Earlier this year I met an architectural engineer whose frequent business trips to China spurred an impromptu experiment. From Chicago to Beijing and back, he took regular air quality measurements with a handheld, professional-grade monitor. His readings turned heads, especially on the airplane, but what piqued the most interest was the data set he gathered.
He looked for particulate matter—microscopic solids and liquid droplets suspended in the air. PM 10, about 1/5 the width of a human hair, can gunk up lung tissue and aggravate breathing problems. With the even smaller PM 2.5, those problems are even more acute. On the streets of Beijing, readings regularly exceeded an air quality index of 500—beyond the chart’s highest rating of "hazardous." For PM 10, some street readings were on par with readings taken back in Chicago while standing next to a smoker.
China’s bouts of atrocious air quality are no secret. In January, Beijing’s “airpocalypse” grabbed headlines and upped public pressure on the issue. There is even an iPhone app that tracks the Chinese air quality index. (One reviewer raves, “Great app that allows me to determine if it is prudent to exercise outside!”) Urban centers in India and the Middle East face a similar challenge.
But this engineer’s readings were telling in another way. In controlled environments—inside the airplane, a Beijing cab with the windows up, a new office tower—particulate matter readings dropped dramatically, at times almost to zero. Indoor air quality, the engineer concluded, is a pressing design challenge.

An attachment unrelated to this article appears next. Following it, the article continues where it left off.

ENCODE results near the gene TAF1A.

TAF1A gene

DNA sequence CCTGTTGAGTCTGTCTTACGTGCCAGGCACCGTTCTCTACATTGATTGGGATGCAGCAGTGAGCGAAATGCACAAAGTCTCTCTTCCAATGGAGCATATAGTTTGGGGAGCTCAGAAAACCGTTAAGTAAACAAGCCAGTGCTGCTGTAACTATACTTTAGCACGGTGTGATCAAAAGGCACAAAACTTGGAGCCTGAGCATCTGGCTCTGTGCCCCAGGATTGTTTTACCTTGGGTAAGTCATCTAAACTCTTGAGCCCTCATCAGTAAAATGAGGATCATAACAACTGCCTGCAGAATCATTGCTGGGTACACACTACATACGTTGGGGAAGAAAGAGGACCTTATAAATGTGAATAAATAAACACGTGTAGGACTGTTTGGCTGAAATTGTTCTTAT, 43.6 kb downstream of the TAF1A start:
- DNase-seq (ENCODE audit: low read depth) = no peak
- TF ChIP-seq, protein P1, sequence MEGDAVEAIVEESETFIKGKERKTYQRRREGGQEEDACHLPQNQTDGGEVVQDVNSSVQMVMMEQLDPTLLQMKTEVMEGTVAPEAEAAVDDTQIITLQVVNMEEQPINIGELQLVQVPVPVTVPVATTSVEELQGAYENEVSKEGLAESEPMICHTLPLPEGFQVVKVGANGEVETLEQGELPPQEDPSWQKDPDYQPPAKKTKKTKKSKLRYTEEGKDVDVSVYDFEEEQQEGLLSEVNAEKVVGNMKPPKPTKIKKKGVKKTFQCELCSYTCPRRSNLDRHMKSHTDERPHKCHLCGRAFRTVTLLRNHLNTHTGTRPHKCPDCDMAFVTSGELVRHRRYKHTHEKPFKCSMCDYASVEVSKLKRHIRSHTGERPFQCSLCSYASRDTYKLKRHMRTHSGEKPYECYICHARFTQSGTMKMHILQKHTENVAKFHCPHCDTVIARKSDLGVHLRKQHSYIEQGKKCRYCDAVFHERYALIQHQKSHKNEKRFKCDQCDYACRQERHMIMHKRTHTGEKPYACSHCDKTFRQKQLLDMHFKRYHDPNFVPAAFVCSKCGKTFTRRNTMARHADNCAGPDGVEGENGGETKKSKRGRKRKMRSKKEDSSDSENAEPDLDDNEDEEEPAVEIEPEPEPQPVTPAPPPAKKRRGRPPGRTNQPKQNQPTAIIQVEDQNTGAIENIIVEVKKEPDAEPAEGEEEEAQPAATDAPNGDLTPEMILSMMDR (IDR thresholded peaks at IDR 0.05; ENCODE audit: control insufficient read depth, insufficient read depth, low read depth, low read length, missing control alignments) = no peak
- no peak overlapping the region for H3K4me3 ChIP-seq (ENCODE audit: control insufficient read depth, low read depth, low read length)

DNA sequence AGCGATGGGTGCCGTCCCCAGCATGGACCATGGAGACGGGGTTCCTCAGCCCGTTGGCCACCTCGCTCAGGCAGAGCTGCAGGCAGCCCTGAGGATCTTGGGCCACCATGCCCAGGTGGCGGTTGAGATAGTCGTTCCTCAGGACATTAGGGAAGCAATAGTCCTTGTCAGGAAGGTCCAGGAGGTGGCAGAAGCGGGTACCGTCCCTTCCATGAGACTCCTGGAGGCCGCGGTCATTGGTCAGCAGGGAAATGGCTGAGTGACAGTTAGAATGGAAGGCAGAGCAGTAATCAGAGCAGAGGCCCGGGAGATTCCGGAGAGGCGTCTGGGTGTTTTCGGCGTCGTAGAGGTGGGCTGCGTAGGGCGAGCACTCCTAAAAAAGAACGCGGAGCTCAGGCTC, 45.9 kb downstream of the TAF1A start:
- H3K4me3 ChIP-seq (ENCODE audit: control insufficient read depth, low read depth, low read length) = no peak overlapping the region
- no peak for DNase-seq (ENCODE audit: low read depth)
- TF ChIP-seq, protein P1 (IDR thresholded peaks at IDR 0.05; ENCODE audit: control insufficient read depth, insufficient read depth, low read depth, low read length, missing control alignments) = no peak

“Use a different set of eyes and you see a whole different city,” he said. “You see a whole different world in buildings, too.”
Carpet floors, for example, emit more particulate matter than bamboo flooring. But the difference diminishes six feet above the floor. Elevation reduces the concentration of particulate matter pollution, too, but not at a constant rate. Broader solutions to particulate matter levels in the general environment are beyond the scope of any single project, but controlling air quality in the built environment is a design frontier ever more important in a continuously growing and urbanizing world.
Unfortunately, indoor air quality is often addressed through compliance with minimum code requirements. But not always; some solutions double as interior design centerpieces. A landscaped green wall covers 1,420 square feet of the Edmonton International Airport in a kind of living art installation whose 32 species of plants humidify and clean the air. Drexel University boasts the largest “BioWall” in the U.S.—a 22-by-80-foot swath of plants that is actively integrated into the building’s air handling system.
Other interventions are less flashy, but no less important. The proliferation of low-VOC materials and efficient ventilation systems, for example, has steadily improved indoor air quality. Beyond piecemeal approaches, there are alternative metrics. Both Passive House and Living Building Challenge standards integrate design and up the ante for indoor air quality.
Not surprisingly, the highest concentration of particulate matter in China occurs in the east, where the concentrations of coal plants and dense urban environments are greatest. Burning fossil fuels remains the ultimate source of much of this particulate matter pollution. Architects have no direct control of that industry. But they can improve the built environment every day.